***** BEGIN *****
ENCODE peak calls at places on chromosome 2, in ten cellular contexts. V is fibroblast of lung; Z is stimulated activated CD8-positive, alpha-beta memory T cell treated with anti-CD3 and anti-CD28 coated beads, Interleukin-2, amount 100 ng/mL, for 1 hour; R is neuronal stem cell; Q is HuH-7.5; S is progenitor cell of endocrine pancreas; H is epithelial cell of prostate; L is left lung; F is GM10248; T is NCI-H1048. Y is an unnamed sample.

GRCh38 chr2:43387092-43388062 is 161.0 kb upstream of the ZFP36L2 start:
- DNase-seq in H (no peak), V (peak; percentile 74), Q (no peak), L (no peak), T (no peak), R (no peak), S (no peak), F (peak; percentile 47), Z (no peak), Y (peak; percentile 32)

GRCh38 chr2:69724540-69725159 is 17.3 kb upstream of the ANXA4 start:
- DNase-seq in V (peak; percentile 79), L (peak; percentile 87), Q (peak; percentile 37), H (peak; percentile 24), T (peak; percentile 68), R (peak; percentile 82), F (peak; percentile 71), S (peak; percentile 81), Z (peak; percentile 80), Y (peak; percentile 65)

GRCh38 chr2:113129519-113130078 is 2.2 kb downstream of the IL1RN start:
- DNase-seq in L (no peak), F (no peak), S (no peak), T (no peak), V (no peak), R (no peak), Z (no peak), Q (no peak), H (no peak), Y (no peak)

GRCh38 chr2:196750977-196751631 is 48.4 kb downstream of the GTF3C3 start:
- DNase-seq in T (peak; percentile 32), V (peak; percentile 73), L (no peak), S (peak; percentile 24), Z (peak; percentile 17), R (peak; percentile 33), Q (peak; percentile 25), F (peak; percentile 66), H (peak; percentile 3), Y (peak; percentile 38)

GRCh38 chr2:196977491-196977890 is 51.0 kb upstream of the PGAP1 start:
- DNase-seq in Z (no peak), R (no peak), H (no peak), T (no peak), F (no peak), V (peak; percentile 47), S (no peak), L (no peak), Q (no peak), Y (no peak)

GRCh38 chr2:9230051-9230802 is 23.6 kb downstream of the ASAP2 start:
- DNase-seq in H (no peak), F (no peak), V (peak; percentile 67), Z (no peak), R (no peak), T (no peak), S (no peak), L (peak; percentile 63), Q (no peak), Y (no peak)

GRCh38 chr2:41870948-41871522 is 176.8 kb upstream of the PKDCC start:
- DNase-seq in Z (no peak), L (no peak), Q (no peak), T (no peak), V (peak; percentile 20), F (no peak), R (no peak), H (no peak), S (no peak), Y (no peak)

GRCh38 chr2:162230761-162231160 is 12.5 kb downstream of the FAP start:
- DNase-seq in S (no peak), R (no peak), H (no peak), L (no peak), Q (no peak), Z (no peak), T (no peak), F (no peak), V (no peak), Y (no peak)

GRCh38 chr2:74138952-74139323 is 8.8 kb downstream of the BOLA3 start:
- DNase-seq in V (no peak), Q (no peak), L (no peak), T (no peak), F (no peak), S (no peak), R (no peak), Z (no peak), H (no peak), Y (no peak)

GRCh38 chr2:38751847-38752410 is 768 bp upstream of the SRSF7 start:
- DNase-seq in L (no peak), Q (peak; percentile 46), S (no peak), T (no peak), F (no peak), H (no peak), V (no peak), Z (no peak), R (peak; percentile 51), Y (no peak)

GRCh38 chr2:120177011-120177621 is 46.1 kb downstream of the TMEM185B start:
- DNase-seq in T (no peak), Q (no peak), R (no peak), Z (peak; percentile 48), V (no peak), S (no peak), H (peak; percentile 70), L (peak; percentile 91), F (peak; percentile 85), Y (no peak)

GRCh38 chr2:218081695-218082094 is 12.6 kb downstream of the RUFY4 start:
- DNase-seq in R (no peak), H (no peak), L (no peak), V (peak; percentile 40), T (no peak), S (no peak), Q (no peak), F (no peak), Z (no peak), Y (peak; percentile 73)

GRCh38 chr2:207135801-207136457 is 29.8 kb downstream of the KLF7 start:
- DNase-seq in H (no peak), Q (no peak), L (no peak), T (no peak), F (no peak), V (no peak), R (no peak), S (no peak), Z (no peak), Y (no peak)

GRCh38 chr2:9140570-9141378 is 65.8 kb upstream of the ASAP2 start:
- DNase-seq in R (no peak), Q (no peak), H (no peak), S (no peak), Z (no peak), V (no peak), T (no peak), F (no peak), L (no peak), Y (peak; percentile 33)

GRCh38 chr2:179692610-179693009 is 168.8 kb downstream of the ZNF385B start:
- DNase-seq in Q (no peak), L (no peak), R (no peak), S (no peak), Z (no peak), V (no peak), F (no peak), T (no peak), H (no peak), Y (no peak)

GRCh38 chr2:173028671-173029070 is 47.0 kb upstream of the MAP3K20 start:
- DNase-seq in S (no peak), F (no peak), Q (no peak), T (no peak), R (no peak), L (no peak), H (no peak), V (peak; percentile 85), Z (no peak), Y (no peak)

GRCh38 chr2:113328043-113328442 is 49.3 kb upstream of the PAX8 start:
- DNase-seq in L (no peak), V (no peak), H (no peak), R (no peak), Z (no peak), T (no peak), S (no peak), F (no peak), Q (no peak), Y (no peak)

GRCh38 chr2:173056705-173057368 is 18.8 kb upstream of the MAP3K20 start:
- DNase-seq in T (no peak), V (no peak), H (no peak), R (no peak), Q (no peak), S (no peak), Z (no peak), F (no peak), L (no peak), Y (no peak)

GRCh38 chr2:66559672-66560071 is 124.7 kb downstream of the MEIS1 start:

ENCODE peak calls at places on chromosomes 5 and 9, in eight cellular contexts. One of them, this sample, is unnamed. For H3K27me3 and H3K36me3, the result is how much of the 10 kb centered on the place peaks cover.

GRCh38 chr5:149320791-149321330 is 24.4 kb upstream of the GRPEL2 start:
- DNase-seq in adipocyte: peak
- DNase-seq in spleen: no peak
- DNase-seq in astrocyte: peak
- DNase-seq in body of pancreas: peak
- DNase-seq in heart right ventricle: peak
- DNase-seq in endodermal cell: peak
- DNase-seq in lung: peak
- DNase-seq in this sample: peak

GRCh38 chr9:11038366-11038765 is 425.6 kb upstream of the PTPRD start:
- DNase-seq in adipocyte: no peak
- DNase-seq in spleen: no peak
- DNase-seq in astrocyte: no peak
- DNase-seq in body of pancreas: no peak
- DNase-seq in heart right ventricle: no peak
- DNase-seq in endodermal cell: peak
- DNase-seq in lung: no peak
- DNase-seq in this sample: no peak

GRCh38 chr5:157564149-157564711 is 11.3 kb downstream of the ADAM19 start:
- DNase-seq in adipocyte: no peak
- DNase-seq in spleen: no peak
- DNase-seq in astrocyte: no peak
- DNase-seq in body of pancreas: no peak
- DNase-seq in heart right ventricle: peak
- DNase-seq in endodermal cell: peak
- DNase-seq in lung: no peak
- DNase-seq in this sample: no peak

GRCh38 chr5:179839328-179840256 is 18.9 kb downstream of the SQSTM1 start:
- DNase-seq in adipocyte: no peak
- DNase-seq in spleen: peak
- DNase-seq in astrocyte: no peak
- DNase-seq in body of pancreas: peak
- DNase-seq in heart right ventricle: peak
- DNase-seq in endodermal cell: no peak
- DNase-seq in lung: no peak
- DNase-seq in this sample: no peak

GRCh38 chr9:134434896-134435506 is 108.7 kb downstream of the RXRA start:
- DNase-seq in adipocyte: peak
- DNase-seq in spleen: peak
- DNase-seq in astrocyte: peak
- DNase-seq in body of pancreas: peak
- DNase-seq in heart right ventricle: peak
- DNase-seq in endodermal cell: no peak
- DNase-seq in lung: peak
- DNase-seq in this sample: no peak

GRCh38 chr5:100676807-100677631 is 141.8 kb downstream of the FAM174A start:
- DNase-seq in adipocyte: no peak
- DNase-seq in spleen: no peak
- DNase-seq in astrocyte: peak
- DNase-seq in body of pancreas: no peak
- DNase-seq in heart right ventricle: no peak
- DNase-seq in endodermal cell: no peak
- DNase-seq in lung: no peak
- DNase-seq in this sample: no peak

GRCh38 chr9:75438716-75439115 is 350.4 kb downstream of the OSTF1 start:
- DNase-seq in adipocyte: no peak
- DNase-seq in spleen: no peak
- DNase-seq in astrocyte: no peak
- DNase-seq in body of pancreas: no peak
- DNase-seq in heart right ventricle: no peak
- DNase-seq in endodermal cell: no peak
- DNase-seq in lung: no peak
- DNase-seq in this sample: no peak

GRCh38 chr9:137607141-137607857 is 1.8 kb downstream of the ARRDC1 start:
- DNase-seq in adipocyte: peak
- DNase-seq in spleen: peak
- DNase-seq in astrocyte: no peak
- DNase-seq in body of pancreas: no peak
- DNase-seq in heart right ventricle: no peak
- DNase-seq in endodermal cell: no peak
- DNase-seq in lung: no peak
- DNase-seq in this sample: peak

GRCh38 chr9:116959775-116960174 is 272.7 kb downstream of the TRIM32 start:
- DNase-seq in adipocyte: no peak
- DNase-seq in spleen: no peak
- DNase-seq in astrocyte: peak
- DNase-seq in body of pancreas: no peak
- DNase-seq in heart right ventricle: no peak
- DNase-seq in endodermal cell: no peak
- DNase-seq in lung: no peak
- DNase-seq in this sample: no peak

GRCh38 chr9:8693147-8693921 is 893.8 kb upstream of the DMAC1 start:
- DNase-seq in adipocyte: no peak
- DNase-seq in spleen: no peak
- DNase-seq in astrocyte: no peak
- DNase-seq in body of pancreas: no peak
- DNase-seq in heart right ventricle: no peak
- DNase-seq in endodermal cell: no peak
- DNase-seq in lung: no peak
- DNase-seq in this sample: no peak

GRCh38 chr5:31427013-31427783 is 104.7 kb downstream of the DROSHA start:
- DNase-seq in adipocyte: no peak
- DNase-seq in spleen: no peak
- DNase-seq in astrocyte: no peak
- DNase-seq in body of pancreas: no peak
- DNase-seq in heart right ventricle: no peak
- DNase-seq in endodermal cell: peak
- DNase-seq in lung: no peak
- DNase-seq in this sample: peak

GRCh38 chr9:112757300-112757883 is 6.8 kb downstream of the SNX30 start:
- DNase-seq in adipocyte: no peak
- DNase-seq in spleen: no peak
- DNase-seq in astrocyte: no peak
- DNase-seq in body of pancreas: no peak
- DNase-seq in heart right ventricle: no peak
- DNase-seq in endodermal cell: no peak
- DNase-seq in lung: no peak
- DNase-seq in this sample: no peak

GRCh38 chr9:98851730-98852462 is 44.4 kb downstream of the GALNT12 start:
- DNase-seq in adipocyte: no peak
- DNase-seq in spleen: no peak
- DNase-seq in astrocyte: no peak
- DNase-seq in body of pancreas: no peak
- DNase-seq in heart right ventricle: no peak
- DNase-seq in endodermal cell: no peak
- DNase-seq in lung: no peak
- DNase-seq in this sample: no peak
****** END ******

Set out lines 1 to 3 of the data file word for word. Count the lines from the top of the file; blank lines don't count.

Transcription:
ENCODE peak calls at places on chromosome 2, in ten cellular contexts. V is fibroblast of lung; Z is stimulated activated CD8-positive, alpha-beta memory T cell treated with anti-CD3 and anti-CD28 coated beads, Interleukin-2, amount 100 ng/mL, for 1 hour; R is neuronal stem cell; Q is HuH-7.5; S is progenitor cell of endocrine pancreas; H is epithelial cell of prostate; L is left lung; F is GM10248; T is NCI-H1048. Y is an unnamed sample.

GRCh38 chr2:43387092-43388062 is 161.0 kb upstream of the ZFP36L2 start:
- DNase-seq in H (no peak), V (peak; percentile 74), Q (no peak), L (no peak), T (no peak), R (no peak), S (no peak), F (peak; percentile 47), Z (no peak), Y (peak; percentile 32)